The biggest wage increase protest in Korea in 7 years

The largest wage increase protest in South Korea in the past 7 years - Photo 1.

The group of protesters marched along Sejong Avenue in Jung-gu, Seoul under the sun of more than 33 degrees Celsius at noon on July 3 – Photo: YONHAP News

Newspaper Chosun Ilbo On July 4, it was reported that thousands of laborers as well as members of the National Construction Workers Union of KCTU held a protest at the square in front of Seoul City Hall in Jung-gu, Seoul capital. at 3:30 p.m. on July 3.

At the same time, several unions belonging to the Confederation of Trade Unions of Korea, such as the Public Transport Union, the Construction Union, and the National Courier Union, also held small demonstrations in the area near the City Hall station. at 12 noon (local time).

Protesters held up banners calling on President Yoon Seok Yeol’s government to quickly come up with measures to improve workers’ rights, ensure working conditions and increase the minimum wage for workers. labor in the context of increasing inflation in this country.

Protesters marched around the area where the Presidential Office is located and dispersed at 4:30 pm on the same day.

Earlier, at noon on July 2, more than 60,000 people held another protest at the square in front of Seoul City Hall.

This is one of the biggest protests in the last 7 years. The last large-scale protest took place in November 2015 to protest against a series of government policies under President Park Eun Hye. There are more than 80,000 people participated in this protest.

The events of July 2 and 3 were also the first large-scale protests organized by KCTU since President Yoon Seok Yeol took office on May 10.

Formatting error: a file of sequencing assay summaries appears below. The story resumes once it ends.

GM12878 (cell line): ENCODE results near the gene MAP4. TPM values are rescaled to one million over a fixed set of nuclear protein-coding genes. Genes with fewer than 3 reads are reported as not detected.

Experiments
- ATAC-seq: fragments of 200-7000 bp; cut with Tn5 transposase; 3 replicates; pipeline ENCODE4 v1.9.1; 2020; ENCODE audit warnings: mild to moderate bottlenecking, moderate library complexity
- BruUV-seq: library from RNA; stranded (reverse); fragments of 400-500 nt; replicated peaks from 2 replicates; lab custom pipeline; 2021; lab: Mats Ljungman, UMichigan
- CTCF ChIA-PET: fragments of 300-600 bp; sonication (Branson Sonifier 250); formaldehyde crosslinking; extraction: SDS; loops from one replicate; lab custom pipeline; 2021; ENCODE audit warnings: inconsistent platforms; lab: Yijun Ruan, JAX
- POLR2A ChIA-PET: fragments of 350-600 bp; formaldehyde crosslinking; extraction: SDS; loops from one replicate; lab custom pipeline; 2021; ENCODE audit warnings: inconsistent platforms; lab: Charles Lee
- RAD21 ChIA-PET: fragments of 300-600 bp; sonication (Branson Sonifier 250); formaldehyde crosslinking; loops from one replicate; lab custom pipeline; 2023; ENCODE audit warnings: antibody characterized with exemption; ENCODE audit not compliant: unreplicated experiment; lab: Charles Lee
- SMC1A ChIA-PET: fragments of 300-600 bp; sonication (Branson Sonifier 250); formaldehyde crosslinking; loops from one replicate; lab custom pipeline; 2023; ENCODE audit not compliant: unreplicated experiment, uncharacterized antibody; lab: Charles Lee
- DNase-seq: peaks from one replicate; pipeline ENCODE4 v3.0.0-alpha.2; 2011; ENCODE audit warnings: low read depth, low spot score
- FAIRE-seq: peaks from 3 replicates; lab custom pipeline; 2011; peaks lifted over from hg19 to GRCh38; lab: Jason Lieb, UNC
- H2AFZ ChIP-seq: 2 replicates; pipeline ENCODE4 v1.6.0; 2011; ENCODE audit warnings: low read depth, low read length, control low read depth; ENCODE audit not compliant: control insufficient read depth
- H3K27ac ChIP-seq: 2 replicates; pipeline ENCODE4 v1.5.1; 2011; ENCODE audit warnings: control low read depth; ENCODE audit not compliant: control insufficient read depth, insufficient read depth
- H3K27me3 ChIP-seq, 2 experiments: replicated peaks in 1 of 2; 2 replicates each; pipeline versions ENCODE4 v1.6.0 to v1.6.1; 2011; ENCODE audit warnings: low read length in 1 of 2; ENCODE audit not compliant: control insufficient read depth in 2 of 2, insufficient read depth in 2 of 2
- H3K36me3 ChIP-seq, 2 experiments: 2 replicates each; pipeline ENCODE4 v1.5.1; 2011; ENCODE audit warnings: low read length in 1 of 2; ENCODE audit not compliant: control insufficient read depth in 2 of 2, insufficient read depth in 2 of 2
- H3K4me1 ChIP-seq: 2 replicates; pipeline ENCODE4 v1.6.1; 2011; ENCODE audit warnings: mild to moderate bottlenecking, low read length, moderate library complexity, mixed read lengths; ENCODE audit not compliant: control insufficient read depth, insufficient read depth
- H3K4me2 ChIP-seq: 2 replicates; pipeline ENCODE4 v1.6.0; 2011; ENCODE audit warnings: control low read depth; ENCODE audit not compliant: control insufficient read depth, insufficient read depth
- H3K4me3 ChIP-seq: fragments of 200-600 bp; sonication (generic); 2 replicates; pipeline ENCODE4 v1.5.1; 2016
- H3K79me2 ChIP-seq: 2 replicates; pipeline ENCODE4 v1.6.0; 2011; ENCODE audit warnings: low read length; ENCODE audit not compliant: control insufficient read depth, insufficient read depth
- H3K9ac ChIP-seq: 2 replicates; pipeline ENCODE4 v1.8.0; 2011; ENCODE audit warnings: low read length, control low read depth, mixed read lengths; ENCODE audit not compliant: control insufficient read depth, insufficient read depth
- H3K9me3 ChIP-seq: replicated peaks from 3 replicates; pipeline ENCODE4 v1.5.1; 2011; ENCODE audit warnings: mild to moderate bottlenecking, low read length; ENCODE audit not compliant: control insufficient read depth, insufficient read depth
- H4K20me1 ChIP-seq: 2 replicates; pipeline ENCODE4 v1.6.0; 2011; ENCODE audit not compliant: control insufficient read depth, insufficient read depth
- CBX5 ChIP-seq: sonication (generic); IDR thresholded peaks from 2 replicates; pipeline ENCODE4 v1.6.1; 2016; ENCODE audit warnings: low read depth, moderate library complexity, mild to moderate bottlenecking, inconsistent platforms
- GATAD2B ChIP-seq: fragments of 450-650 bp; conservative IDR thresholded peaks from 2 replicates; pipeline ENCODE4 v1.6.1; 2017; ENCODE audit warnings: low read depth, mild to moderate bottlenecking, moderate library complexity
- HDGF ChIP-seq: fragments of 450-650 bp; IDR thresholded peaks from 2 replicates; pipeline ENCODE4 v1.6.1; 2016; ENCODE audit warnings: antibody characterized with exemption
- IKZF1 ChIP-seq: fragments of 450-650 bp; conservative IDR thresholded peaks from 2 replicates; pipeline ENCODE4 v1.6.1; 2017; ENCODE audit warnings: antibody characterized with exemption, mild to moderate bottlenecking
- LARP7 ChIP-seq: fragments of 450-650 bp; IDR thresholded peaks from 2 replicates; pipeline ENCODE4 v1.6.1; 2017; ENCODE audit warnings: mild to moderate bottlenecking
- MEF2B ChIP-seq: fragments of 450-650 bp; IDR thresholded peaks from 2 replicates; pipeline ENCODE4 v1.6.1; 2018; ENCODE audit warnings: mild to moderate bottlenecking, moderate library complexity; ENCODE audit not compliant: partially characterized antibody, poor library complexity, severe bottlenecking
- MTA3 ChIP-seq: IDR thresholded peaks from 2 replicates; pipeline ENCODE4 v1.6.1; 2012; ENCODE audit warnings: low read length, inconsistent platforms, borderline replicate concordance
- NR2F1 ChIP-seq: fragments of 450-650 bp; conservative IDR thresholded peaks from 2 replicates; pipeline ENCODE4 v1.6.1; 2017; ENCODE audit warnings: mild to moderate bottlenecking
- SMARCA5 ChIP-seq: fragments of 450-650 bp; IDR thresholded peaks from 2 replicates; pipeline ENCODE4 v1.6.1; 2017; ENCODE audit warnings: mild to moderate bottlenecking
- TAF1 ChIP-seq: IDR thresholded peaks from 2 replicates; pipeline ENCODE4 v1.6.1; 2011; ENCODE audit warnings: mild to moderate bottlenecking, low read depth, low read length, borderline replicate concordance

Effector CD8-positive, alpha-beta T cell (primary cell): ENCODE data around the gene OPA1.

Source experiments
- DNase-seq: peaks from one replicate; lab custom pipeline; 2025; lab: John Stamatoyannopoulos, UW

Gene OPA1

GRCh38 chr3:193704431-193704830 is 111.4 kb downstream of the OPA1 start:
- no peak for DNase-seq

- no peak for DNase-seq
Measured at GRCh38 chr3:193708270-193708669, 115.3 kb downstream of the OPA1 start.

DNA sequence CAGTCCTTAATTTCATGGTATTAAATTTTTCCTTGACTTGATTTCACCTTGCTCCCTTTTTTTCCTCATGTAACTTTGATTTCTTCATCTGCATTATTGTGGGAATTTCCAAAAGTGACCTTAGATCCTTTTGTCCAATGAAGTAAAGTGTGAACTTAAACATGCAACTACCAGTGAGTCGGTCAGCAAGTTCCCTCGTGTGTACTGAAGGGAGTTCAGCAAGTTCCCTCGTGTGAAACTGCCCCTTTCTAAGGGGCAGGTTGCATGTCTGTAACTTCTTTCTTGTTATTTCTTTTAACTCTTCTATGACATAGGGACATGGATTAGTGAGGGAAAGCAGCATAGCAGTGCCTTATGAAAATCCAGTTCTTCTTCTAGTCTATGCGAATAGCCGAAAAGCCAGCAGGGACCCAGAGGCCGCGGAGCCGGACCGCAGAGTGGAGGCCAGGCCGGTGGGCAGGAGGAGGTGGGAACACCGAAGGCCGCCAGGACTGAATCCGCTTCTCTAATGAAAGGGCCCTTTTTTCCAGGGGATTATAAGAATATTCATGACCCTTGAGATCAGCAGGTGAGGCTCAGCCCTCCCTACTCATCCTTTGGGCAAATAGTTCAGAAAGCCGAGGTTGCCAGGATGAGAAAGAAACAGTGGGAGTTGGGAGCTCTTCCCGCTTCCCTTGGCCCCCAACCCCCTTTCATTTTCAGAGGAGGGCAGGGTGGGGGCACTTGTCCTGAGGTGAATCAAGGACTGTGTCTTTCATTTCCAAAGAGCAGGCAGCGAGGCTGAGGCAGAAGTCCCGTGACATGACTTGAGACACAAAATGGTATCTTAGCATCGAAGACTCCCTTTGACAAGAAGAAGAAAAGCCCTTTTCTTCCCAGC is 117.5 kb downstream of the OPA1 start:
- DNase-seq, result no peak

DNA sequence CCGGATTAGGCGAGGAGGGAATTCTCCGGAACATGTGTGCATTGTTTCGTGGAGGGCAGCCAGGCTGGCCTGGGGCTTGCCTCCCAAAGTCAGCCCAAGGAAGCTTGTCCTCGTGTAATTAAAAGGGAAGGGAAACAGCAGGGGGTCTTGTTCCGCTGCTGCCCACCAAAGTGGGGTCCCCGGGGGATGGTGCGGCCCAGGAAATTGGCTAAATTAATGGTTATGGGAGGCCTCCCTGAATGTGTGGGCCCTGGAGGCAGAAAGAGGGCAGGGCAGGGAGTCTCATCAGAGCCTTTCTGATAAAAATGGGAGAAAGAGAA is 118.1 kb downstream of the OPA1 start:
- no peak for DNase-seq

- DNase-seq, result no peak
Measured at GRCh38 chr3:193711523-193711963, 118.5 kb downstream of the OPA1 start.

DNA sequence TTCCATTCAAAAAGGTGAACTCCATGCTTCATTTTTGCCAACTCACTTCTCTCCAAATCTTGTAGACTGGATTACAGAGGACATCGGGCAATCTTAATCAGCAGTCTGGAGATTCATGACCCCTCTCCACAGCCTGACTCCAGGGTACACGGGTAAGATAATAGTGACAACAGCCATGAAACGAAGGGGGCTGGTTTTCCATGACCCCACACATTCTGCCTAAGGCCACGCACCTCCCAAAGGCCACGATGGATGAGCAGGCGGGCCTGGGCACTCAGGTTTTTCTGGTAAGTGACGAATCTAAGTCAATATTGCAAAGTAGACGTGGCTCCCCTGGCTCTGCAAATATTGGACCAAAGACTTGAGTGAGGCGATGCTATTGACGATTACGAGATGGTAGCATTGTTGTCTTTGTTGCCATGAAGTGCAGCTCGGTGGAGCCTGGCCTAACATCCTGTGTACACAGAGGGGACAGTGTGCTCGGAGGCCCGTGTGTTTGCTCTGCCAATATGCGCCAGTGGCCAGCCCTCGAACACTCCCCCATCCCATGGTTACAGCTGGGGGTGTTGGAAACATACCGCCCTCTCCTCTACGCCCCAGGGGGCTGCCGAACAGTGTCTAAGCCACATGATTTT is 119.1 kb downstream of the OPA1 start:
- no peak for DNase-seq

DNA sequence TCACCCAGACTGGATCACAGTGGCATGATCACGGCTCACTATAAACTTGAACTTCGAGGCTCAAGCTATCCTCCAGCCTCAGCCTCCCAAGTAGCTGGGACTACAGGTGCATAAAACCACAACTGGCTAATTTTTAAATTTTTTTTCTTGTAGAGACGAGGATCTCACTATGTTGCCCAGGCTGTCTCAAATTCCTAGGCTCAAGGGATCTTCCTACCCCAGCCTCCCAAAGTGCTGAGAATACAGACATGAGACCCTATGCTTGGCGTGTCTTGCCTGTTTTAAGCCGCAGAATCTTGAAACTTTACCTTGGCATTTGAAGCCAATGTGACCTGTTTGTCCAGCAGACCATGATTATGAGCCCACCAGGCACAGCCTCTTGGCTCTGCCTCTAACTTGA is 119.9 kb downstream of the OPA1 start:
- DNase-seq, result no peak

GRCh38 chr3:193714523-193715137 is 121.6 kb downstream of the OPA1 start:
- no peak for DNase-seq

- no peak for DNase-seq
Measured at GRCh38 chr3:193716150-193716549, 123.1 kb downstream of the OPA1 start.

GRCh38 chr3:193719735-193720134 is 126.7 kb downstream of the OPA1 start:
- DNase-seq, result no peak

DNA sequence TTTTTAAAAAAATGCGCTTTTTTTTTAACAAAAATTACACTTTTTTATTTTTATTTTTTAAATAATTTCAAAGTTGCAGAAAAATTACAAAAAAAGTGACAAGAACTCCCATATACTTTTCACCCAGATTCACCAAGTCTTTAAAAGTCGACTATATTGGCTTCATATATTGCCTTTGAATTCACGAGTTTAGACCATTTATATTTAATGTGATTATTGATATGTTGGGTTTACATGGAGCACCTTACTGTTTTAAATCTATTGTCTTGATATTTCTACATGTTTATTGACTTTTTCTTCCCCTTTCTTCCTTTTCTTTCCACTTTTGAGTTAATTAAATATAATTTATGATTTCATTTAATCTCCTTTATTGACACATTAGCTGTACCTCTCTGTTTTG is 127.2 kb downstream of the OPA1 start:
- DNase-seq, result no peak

The largest wage increase protest in Korea in the past 7 years - Photo 2.

Crowds of protesters gathered on the streets near Seoul City Hall, causing traffic jams in the central Seoul area from 10 am to more than 4 pm on July 2 – Photo: donga ilbo

In addition to the issue of raising the minimum wage for workers, KCTU is also criticizing and strongly opposing the 52-hour work week policy that has just been set out by President Yoon’s administration when announcing economic policy directions on June 24.

In fact, the 52-hour work week proposal was introduced in 2018 under the administration of former president Moon Jae In, but was criticized by some for not meeting the needs of both businesses and workers. .

Earlier, the Korean police side issued a notice banning all KCTU gatherings and will mobilize all available police forces to deal with unauthorized protests.

However, the day before the protest in front of Seoul City Hall on July 2, the Seoul city government allowed KCTU to hold a conditional protest, with the requirement to register the number of participants. love as well as the roads will organize marches.

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